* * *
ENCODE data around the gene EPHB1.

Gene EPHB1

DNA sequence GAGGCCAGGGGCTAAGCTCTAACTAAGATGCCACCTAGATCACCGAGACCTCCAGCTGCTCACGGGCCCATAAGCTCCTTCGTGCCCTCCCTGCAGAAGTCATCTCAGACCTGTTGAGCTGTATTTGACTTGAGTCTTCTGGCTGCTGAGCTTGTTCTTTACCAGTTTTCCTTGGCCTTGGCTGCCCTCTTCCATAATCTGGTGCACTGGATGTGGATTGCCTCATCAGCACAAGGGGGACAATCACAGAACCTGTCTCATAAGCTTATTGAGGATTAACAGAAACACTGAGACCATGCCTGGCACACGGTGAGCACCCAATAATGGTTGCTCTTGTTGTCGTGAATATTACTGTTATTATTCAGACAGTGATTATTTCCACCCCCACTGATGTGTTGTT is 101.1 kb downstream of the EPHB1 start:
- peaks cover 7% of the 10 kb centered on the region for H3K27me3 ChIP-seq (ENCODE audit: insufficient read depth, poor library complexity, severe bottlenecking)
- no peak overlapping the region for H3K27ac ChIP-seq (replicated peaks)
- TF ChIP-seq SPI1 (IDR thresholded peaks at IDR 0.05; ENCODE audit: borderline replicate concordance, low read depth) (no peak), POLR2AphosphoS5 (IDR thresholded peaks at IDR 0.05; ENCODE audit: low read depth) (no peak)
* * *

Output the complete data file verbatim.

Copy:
ENCODE data around the gene EPHB1.

Gene EPHB1

DNA sequence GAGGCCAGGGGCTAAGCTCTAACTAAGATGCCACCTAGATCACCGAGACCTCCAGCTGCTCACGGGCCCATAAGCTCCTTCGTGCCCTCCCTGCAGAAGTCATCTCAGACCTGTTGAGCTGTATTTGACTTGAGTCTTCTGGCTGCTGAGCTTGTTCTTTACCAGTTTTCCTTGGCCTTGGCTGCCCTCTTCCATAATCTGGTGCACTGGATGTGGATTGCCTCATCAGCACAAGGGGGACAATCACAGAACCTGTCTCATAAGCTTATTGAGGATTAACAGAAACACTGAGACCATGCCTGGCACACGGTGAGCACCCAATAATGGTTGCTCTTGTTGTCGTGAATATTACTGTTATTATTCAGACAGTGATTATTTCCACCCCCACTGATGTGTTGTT is 101.1 kb downstream of the EPHB1 start:
- peaks cover 7% of the 10 kb centered on the region for H3K27me3 ChIP-seq (ENCODE audit: insufficient read depth, poor library complexity, severe bottlenecking)
- no peak overlapping the region for H3K27ac ChIP-seq (replicated peaks)
- TF ChIP-seq SPI1 (IDR thresholded peaks at IDR 0.05; ENCODE audit: borderline replicate concordance, low read depth) (no peak), POLR2AphosphoS5 (IDR thresholded peaks at IDR 0.05; ENCODE audit: low read depth) (no peak)